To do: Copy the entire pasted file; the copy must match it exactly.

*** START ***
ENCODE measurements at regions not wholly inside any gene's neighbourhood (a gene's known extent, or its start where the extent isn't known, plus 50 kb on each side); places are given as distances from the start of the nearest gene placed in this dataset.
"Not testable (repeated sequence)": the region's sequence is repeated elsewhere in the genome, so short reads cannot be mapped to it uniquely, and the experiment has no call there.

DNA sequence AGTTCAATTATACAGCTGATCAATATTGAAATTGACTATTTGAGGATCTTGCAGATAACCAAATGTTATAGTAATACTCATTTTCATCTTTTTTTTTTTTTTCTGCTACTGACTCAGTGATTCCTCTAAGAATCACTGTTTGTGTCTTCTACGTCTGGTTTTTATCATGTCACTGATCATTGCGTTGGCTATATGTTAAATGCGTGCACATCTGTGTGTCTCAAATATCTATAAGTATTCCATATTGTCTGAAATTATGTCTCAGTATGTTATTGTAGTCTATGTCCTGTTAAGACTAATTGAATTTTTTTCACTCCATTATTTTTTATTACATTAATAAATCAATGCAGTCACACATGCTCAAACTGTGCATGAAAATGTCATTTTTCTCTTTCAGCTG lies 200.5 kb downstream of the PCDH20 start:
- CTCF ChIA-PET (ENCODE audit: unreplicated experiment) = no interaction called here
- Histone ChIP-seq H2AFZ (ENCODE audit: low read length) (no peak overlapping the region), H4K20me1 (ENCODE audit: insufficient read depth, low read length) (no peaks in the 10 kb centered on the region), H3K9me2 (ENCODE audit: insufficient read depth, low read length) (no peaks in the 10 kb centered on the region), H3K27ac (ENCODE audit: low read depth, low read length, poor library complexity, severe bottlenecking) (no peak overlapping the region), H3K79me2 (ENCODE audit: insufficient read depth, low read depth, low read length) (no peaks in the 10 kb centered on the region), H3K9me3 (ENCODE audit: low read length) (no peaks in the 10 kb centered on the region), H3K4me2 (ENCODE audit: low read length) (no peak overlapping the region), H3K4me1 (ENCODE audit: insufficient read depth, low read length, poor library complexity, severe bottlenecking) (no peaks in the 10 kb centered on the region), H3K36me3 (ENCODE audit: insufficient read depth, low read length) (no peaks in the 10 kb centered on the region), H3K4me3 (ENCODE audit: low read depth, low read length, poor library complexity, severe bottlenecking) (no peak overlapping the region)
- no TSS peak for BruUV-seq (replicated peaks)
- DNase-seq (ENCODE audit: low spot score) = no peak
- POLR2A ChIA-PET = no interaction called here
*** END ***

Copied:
ENCODE measurements at regions not wholly inside any gene's neighbourhood (a gene's known extent, or its start where the extent isn't known, plus 50 kb on each side); places are given as distances from the start of the nearest gene placed in this dataset.
"Not testable (repeated sequence)": the region's sequence is repeated elsewhere in the genome, so short reads cannot be mapped to it uniquely, and the experiment has no call there.

DNA sequence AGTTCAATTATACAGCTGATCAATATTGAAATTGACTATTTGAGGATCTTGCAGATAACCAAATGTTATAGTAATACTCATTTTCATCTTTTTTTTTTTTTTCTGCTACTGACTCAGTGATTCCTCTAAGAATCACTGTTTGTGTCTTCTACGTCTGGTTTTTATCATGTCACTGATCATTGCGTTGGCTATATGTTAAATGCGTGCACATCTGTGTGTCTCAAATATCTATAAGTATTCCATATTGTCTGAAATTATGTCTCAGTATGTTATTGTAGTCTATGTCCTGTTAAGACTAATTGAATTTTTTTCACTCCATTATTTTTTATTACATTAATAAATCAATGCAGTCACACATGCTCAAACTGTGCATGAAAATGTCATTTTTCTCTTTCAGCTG lies 200.5 kb downstream of the PCDH20 start:
- CTCF ChIA-PET (ENCODE audit: unreplicated experiment) = no interaction called here
- Histone ChIP-seq H2AFZ (ENCODE audit: low read length) (no peak overlapping the region), H4K20me1 (ENCODE audit: insufficient read depth, low read length) (no peaks in the 10 kb centered on the region), H3K9me2 (ENCODE audit: insufficient read depth, low read length) (no peaks in the 10 kb centered on the region), H3K27ac (ENCODE audit: low read depth, low read length, poor library complexity, severe bottlenecking) (no peak overlapping the region), H3K79me2 (ENCODE audit: insufficient read depth, low read depth, low read length) (no peaks in the 10 kb centered on the region), H3K9me3 (ENCODE audit: low read length) (no peaks in the 10 kb centered on the region), H3K4me2 (ENCODE audit: low read length) (no peak overlapping the region), H3K4me1 (ENCODE audit: insufficient read depth, low read length, poor library complexity, severe bottlenecking) (no peaks in the 10 kb centered on the region), H3K36me3 (ENCODE audit: insufficient read depth, low read length) (no peaks in the 10 kb centered on the region), H3K4me3 (ENCODE audit: low read depth, low read length, poor library complexity, severe bottlenecking) (no peak overlapping the region)
- no TSS peak for BruUV-seq (replicated peaks)
- DNase-seq (ENCODE audit: low spot score) = no peak
- POLR2A ChIA-PET = no interaction called here